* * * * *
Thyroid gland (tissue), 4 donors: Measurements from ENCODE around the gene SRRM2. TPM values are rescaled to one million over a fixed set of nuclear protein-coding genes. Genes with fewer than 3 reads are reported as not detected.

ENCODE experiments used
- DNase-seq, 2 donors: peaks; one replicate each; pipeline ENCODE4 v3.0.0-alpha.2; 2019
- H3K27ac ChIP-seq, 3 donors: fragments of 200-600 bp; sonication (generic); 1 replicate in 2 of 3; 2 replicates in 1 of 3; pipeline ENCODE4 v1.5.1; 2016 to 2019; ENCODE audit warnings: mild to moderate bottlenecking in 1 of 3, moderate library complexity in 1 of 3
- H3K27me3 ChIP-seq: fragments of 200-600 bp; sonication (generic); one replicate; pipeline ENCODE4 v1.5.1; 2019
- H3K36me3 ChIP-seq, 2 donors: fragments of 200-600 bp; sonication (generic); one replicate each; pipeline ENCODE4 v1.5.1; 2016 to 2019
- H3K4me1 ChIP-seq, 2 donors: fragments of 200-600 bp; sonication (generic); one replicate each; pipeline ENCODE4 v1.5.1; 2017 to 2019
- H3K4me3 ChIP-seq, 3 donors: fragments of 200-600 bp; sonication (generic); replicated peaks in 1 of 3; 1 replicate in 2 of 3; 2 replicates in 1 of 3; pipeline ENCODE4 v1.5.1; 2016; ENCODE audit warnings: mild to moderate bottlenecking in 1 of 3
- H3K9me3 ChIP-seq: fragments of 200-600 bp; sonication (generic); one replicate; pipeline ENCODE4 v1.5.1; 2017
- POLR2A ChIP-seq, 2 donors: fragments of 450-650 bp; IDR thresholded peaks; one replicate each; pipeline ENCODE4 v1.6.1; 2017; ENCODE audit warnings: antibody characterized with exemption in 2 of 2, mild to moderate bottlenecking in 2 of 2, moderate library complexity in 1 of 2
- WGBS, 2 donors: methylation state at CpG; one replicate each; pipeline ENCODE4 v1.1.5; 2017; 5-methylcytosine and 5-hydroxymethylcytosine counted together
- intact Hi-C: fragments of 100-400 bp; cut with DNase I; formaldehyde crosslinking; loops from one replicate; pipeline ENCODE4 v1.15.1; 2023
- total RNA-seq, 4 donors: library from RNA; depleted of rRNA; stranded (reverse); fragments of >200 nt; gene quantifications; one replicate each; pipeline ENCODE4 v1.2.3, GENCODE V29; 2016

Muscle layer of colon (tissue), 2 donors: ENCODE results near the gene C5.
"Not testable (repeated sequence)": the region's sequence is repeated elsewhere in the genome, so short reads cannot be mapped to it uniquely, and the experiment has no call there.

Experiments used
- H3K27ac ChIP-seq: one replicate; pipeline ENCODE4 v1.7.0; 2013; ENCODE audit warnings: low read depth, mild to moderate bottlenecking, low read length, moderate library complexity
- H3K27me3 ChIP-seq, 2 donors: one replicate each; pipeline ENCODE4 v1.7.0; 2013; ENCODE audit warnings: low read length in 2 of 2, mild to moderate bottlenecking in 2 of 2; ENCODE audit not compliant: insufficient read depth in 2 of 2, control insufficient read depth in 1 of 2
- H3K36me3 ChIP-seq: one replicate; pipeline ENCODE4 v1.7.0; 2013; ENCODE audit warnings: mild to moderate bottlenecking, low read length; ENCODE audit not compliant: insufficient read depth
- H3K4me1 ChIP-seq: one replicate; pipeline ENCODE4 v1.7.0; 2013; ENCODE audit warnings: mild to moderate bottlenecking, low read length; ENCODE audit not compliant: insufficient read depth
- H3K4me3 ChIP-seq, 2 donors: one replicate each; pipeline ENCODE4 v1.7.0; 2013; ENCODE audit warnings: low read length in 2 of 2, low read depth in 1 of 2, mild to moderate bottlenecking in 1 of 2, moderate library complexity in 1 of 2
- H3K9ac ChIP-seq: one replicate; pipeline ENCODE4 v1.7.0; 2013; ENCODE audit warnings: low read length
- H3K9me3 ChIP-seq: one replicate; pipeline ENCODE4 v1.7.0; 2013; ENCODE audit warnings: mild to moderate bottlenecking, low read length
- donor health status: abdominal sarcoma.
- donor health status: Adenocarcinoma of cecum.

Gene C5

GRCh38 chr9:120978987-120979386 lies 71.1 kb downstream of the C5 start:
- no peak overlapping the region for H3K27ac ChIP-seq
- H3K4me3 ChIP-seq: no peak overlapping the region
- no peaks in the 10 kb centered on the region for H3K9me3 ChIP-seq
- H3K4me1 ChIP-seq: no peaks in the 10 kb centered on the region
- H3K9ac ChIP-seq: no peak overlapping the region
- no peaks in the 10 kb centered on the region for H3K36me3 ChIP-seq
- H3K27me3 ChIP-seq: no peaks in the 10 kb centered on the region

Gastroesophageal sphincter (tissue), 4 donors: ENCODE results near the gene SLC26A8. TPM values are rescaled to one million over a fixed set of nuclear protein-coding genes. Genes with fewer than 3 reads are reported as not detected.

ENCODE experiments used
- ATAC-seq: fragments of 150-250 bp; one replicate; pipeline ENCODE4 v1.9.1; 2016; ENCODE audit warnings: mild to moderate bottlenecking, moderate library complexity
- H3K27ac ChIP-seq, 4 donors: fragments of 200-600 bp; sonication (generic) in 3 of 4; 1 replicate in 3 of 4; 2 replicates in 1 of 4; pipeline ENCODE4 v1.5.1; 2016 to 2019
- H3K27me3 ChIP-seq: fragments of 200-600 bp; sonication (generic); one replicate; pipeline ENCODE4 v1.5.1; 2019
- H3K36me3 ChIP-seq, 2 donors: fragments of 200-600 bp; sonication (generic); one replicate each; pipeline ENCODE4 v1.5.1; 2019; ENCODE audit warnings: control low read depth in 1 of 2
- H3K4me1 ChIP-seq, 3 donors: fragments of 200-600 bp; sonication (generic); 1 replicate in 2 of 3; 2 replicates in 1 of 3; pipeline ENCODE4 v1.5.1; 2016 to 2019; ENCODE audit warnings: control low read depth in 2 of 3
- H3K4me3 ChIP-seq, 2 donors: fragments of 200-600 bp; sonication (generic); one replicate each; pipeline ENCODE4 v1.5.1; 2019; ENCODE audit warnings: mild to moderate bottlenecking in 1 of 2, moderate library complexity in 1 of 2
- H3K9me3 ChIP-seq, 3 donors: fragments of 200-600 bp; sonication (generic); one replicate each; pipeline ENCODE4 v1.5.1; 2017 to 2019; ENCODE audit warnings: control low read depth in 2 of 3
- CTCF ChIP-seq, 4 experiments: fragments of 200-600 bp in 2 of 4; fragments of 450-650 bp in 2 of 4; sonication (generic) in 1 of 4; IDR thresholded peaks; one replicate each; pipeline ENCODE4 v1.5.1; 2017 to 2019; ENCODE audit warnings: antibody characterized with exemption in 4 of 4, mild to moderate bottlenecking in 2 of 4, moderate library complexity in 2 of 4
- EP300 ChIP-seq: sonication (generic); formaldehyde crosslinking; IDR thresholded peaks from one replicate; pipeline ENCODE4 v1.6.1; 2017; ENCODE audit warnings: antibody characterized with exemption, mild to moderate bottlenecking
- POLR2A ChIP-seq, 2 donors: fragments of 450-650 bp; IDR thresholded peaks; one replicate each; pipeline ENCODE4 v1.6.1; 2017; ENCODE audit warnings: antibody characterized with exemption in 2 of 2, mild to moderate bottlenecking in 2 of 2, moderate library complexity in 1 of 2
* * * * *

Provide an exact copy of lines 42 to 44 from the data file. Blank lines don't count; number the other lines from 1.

- H3K4me3 ChIP-seq, 2 donors: fragments of 200-600 bp; sonication (generic); one replicate each; pipeline ENCODE4 v1.5.1; 2019; ENCODE audit warnings: mild to moderate bottlenecking in 1 of 2, moderate library complexity in 1 of 2
- H3K9me3 ChIP-seq, 3 donors: fragments of 200-600 bp; sonication (generic); one replicate each; pipeline ENCODE4 v1.5.1; 2017 to 2019; ENCODE audit warnings: control low read depth in 2 of 3
- CTCF ChIP-seq, 4 experiments: fragments of 200-600 bp in 2 of 4; fragments of 450-650 bp in 2 of 4; sonication (generic) in 1 of 4; IDR thresholded peaks; one replicate each; pipeline ENCODE4 v1.5.1; 2017 to 2019; ENCODE audit warnings: antibody characterized with exemption in 4 of 4, mild to moderate bottlenecking in 2 of 4, moderate library complexity in 2 of 4